Fewer offences solved in the year of reform, 2017
The Norwegian police and prosecution authorities completed the investigation of 288,800 offences in 2017. This is 9.6 per cent fewer than in the record low year of 2016, and the drop in the number of solved offences and corresponding charges against perpetrators is even greater.
All of the 12 new police districts (see map) completed the investigation of fewer offences in 2017 than the year before, according to the statistics on offences investigated. The decline was especially prevalent among the police districts in the eastern and southern parts of Norway.
For the country as a whole, 2017 saw major decreases in most of the new groups of offences (see text box), and there was more than a 10 per cent drop in the categories drug and alcohol offences, traffic offences and property theft, compared to the year before. Furthermore, there were 5 per cent fewer offences investigated in the category violence and maltreatment, despite the concurrent increase in violence and maltreatment reported to the police. However, the number of completed investigations of sexual offences represented a 16 per cent increase from the year before.
The low number of investigations completed by the Norwegian police in 2017 was partly due to the record low number of offences reported to the police. Compared to the year before, the 2017 reduction in offences investigated is far greater than the reduction in offences reported to the police, particularly for solved offences and for offences where the perpetrator was committed for trial in the courts.
Fewer offences solved in the south-eastern police districts
In total, the 146,000 solved offences in 2017 are as much as 20,000 fewer than in 2016 and are the lowest since the mid-1990s. When taking into account the number of registered offences and the population, South-East, East and Oslo are the country’s biggest police districts. Combined, these districts had 14,400 fewer solved offences in 2017 than in the year before.
Among solved offences, 58,700 ended up in a court trial. This is just over 9,900 – or 14 per cent – fewer than in 2016. The number of completed investigations transferred to the courts for trial was far fewer than in any of the previous 20 years, as shown in figure 1. Furthermore, the 56,700 offences settled with a ticket fine were also significantly fewer than in all previous years, and 13 per cent fewer than in 2016.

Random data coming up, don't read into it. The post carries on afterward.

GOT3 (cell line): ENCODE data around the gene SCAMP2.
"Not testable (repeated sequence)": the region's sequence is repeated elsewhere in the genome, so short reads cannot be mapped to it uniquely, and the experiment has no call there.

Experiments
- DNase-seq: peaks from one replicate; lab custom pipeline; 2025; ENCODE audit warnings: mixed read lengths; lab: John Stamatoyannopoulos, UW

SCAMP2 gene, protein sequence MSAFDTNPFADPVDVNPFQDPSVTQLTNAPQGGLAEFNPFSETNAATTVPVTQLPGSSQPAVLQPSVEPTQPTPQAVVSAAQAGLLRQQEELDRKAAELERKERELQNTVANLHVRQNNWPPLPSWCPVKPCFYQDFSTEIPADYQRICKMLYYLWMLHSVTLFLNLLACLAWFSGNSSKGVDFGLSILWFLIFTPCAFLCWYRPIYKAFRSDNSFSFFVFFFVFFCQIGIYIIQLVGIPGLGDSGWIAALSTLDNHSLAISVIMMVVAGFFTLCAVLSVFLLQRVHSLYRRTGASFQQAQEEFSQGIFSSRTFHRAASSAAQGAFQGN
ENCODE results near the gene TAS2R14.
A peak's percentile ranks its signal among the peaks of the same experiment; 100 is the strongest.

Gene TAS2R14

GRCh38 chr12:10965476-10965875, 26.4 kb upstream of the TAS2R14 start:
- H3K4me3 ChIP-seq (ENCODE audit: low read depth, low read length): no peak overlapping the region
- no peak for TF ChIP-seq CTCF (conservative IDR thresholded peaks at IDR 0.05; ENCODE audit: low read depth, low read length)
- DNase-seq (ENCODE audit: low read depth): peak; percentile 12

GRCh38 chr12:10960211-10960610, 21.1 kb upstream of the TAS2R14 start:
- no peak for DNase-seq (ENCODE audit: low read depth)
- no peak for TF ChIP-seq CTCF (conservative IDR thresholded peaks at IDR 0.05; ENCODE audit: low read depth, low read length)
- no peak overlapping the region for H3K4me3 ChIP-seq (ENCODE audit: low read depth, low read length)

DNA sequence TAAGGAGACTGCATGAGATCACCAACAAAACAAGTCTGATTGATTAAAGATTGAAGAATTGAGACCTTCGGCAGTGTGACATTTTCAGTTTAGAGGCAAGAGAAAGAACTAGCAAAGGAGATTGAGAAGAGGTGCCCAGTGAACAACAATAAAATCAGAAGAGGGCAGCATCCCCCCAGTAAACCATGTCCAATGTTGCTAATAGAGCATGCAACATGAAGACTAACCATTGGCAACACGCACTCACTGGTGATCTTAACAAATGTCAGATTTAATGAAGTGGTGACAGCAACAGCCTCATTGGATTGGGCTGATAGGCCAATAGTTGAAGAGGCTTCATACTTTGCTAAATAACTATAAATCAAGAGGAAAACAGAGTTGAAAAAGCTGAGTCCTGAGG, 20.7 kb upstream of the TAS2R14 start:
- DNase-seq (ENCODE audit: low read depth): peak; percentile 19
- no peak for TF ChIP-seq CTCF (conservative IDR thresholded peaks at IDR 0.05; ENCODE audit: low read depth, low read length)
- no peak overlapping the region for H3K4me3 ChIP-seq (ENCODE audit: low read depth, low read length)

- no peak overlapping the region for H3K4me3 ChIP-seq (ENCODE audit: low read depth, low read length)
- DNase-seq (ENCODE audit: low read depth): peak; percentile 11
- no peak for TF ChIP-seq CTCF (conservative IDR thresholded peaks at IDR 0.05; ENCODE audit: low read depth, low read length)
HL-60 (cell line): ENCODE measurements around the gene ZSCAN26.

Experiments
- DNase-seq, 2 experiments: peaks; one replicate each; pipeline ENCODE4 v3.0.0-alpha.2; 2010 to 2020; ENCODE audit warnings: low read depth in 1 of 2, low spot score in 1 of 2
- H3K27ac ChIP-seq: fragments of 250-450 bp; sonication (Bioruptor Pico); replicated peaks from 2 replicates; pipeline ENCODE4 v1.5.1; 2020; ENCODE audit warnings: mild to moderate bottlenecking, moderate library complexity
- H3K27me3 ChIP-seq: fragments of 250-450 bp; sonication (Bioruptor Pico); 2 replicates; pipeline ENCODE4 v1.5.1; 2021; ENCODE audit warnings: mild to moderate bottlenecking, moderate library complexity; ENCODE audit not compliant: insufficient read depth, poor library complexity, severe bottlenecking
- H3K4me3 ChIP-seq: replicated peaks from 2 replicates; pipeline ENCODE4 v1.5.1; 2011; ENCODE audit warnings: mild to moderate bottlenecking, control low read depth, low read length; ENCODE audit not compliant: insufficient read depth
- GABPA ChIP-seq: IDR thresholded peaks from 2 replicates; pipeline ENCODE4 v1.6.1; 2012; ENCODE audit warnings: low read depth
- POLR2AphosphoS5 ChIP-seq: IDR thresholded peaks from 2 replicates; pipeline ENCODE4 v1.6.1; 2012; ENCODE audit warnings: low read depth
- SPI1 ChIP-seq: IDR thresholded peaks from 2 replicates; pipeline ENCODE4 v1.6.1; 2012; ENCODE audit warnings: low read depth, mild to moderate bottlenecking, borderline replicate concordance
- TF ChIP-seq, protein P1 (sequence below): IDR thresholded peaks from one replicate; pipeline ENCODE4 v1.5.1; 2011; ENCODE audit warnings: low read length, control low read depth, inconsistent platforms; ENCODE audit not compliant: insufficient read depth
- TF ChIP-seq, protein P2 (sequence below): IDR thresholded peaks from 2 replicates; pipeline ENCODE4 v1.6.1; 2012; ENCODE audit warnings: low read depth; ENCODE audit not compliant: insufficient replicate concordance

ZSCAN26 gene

Few thefts are solved
In total, 142 700 offences were unsolved in 2017, which is 10,500 fewer than the year before. Among the unsolved offences, 69,500 were property thefts, which is an 11 per cent drop from 2016. The 18,400 solved thefts were 12 per cent fewer than the year before, and the figure for 2017 is the lowest since the first half of the 1980s.
Lower clear-up rate
Significant parts of the increase in the total clear-up rate in the period 2012-2016 can be attributed to the decline in reported thefts and in particular the types where prosecution is frequently dropped due to insufficient information about the offender. In 2017, however, the total clear-up rate of 50.6 per cent was significantly lower than in the previous two years.
Last year’s decline partly stems from a major decrease in the number of reported drug and alcohol and traffic offences. These are groups of offences usually reported by the police themselves, and which therefore have a high clear-up rate. However, there was a decline in the clear-up rate for most other groups of offences, especially for public order and integrity violations and violence and maltreatment.
Fewer persons charged with violence and maltreatment – also in close relations
Following the changes in penal legislation and the initial registrations of maltreatment in close relations in 2006, the annual number of reported and investigated cases of this type of violence has increased in each subsequent year. However, despite a continued increase in the number of reported cases and registered victims in 2017, the number of such offences investigated by the police fell for the first time.